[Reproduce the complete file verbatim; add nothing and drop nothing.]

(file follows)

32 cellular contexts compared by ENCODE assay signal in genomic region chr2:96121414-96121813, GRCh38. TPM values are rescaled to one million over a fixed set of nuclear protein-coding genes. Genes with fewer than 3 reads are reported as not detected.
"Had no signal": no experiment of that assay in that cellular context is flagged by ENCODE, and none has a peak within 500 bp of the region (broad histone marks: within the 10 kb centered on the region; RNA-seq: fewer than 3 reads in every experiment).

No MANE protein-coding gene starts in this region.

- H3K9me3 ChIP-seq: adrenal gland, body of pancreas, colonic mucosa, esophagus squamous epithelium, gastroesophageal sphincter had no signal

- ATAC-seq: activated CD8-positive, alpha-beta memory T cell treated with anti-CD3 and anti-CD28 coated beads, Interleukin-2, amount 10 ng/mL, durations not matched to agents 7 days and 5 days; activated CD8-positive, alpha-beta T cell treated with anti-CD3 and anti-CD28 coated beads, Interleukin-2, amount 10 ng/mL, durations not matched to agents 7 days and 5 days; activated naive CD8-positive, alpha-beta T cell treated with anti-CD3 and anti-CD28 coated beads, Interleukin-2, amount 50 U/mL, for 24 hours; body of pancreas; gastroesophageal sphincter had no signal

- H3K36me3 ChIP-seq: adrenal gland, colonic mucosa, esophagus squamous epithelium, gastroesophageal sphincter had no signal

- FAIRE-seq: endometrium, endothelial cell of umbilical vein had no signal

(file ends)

32 cellular contexts compared by ENCODE assay signal in genomic region chr2:96121414-96121813, GRCh38. TPM values are rescaled to one million over a fixed set of nuclear protein-coding genes. Genes with fewer than 3 reads are reported as not detected.
"Had no signal": no experiment of that assay in that cellular context is flagged by ENCODE, and none has a peak within 500 bp of the region (broad histone marks: within the 10 kb centered on the region; RNA-seq: fewer than 3 reads in every experiment).

No MANE protein-coding gene starts in this region.

- H3K9me3 ChIP-seq: adrenal gland, body of pancreas, colonic mucosa, esophagus squamous epithelium, gastroesophageal sphincter had no signal

- ATAC-seq: activated CD8-positive, alpha-beta memory T cell treated with anti-CD3 and anti-CD28 coated beads, Interleukin-2, amount 10 ng/mL, durations not matched to agents 7 days and 5 days; activated CD8-positive, alpha-beta T cell treated with anti-CD3 and anti-CD28 coated beads, Interleukin-2, amount 10 ng/mL, durations not matched to agents 7 days and 5 days; activated naive CD8-positive, alpha-beta T cell treated with anti-CD3 and anti-CD28 coated beads, Interleukin-2, amount 50 U/mL, for 24 hours; body of pancreas; gastroesophageal sphincter had no signal

- H3K36me3 ChIP-seq: adrenal gland, colonic mucosa, esophagus squamous epithelium, gastroesophageal sphincter had no signal

- FAIRE-seq: endometrium, endothelial cell of umbilical vein had no signal